Beware, Your Attorney May Be Bare
If you ever have to hire a lawyer, beware. The lawyer you hire is obligated to have insurance for his automobile to protect the public if he negligently causes an accident. But that same lawyer is not obligated to have insurance if he injures one of his clients through the negligent practice of law – what we call malpractice.
Bar Association and insurance industry officials have estimated that between 30% and 50% of all lawyers do not have insurance to protect their clients. These lawyers may or may not have sufficient individual assets to compensate a client whom they may have wronged. A client asserting a claim against a lawyer may then be left with no compensation for injuries caused by that lawyer.
The State of Oregon does require lawyers to maintain a minimal amount of malpractice insurance. Nebraska and Virginia require lawyers to disclose the amount of insurance they have, and that information is made available to the public through the state’s Bar Association. The Virginia web site with this information receives 1250 visits each month. Four jurisdictions, Alaska, New Hampshire, Ohio and South Dakota require lawyers to tell their clients whether or not they have malpractice insurance.
The American Bar Association has considered amending its model rules to provide for the disclosure to the client if the lawyer does not have malpractice insurance. The American Bar Association has more recently considered a rule requiring disclosure to the state. This information would then be available to the public only if they asked for it. Such action by the American Bar Association, although not binding on Connecticut law, may result in the judges of the court considering such a requirement here in Connecticut. Although I think Oregon has the better solution – requiring attorneys to have at least minimal protection for their clients – a disclosure rule is at least a step in the right direction.
There are some things that the public can do. All clients should ask their lawyers whether they have malpractice insurance and what the amount of that insurance is. Rest assured that the large corporate consumers of legal services ask that very question. If they do not have insurance, you should ask them why. It may be that they have been declined coverage because of prior claims by their clients, or it may simply be that they do not want to pay for the coverage. If they do have insurance, ask them what the limits of the insurance are. Although the amount needed may vary depending on the type of work being done, I would hope that lawyers would have a minimum of $1,000,000 of Malpractice Coverage. Ask your lawyer to protect your rights by being sure that they have insurance coverage. Rest assured they have insurance to cover themselves when they drive a car because the law requires it. You should expect them to have insurance to protect their clients because it is the right thing to do.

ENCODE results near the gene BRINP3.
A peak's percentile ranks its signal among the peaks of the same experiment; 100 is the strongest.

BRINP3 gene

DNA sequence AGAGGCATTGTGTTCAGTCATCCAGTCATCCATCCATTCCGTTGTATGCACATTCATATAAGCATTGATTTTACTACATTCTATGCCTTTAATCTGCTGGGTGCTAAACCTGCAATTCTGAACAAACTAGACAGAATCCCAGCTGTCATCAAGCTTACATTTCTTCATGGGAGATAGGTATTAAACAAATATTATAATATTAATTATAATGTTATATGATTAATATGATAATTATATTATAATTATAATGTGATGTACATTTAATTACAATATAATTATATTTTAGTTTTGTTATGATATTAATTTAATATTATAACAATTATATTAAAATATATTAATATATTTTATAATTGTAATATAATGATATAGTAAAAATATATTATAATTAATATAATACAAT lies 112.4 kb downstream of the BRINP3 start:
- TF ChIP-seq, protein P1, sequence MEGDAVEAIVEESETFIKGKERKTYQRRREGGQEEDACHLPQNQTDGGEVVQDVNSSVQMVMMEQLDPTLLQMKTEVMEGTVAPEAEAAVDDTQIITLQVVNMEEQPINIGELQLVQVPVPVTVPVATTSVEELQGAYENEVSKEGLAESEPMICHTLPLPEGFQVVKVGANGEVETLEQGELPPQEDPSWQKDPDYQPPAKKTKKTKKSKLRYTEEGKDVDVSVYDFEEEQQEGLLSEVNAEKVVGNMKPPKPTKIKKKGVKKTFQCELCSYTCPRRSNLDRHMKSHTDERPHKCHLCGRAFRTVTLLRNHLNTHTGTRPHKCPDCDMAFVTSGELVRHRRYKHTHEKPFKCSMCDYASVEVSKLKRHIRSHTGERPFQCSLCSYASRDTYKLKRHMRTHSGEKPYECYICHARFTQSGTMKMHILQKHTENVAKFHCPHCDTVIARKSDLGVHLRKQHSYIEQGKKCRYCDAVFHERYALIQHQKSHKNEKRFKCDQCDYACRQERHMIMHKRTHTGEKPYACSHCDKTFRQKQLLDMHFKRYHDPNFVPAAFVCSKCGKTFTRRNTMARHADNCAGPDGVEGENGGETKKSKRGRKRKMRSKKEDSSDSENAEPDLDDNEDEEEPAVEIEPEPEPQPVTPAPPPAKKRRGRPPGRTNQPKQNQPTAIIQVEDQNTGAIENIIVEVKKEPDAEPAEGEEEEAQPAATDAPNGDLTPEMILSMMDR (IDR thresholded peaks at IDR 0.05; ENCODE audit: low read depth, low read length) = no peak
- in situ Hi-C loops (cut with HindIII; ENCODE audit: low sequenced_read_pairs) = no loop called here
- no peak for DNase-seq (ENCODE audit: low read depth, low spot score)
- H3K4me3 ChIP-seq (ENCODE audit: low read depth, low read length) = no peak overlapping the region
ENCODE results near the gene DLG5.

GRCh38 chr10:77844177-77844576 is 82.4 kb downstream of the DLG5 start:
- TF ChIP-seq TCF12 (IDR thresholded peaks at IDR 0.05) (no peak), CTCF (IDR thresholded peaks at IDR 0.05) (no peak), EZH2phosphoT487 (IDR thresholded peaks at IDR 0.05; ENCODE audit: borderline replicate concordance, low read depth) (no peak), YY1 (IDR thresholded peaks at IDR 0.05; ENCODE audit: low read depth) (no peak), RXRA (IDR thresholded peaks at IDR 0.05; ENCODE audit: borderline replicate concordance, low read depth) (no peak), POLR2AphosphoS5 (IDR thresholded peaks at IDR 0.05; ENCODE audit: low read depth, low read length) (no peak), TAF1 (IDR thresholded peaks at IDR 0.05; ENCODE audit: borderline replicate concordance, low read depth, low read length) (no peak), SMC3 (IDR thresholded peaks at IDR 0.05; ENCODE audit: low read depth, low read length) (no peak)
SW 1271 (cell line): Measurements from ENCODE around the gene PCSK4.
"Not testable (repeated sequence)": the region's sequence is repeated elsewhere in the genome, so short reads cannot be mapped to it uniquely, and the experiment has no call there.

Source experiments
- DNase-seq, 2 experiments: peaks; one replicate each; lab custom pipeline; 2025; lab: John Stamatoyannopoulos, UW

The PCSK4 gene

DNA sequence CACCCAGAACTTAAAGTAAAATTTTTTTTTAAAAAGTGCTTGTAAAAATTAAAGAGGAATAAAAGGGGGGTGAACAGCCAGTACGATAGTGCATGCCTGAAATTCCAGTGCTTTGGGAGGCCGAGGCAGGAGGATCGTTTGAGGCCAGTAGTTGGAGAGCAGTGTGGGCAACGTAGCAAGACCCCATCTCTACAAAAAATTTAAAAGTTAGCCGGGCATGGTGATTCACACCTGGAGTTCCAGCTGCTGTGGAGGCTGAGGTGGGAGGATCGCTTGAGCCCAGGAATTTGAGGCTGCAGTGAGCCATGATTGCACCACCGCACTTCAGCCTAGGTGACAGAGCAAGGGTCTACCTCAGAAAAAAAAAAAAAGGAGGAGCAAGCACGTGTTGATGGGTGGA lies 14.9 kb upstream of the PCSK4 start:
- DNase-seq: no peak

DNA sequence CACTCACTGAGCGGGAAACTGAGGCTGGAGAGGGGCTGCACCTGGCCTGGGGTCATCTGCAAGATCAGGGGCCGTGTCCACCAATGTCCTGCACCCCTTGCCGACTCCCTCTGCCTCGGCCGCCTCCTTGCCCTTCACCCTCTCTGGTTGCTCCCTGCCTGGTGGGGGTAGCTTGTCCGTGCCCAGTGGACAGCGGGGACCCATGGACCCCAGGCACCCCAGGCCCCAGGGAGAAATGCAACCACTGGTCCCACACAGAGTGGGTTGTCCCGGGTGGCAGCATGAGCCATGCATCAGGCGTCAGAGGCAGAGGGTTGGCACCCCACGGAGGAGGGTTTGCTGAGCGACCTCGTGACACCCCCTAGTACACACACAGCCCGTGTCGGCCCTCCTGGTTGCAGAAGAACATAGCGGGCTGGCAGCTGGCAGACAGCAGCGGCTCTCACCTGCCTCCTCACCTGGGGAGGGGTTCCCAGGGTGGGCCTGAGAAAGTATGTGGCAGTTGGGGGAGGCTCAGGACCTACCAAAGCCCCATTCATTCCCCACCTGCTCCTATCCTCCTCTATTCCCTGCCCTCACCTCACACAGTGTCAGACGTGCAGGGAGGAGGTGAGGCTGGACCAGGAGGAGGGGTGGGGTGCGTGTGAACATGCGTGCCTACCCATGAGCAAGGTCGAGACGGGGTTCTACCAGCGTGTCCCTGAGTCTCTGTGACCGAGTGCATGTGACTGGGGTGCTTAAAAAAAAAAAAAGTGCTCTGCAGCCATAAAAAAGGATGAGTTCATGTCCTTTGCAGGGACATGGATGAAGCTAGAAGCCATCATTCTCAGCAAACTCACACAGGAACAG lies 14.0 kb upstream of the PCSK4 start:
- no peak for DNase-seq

A lawyer does not have a right to practice law; it is a privilege. This privilege comes with many obligations. The obligations in Connecticut should include that the lawyer maintain malpractice insurance for the protection of their clients. We should expect our legislators to require insurance or evidence of financial responsibility from every professional – including lawyers. We should expect that the rules be changed to protect the public.
Bruce Stanger is an attorney with Stanger Stanfield Law a full service law firm in West Hartford Center. He represents businesses on a broad range of issues ranging from day- to-day issues of formation, acquisition, contracts, and buying or selling real estate, to more complex areas such as litigation. He also represents people with serious injuries resulting from professional malpractice and products liability. When he is not off cycling, sailing or enjoying time with his family, you can find him volunteering for a number of worthy causes, or working at the firm’s West Hartford office. He can be reached at 860-561-0651.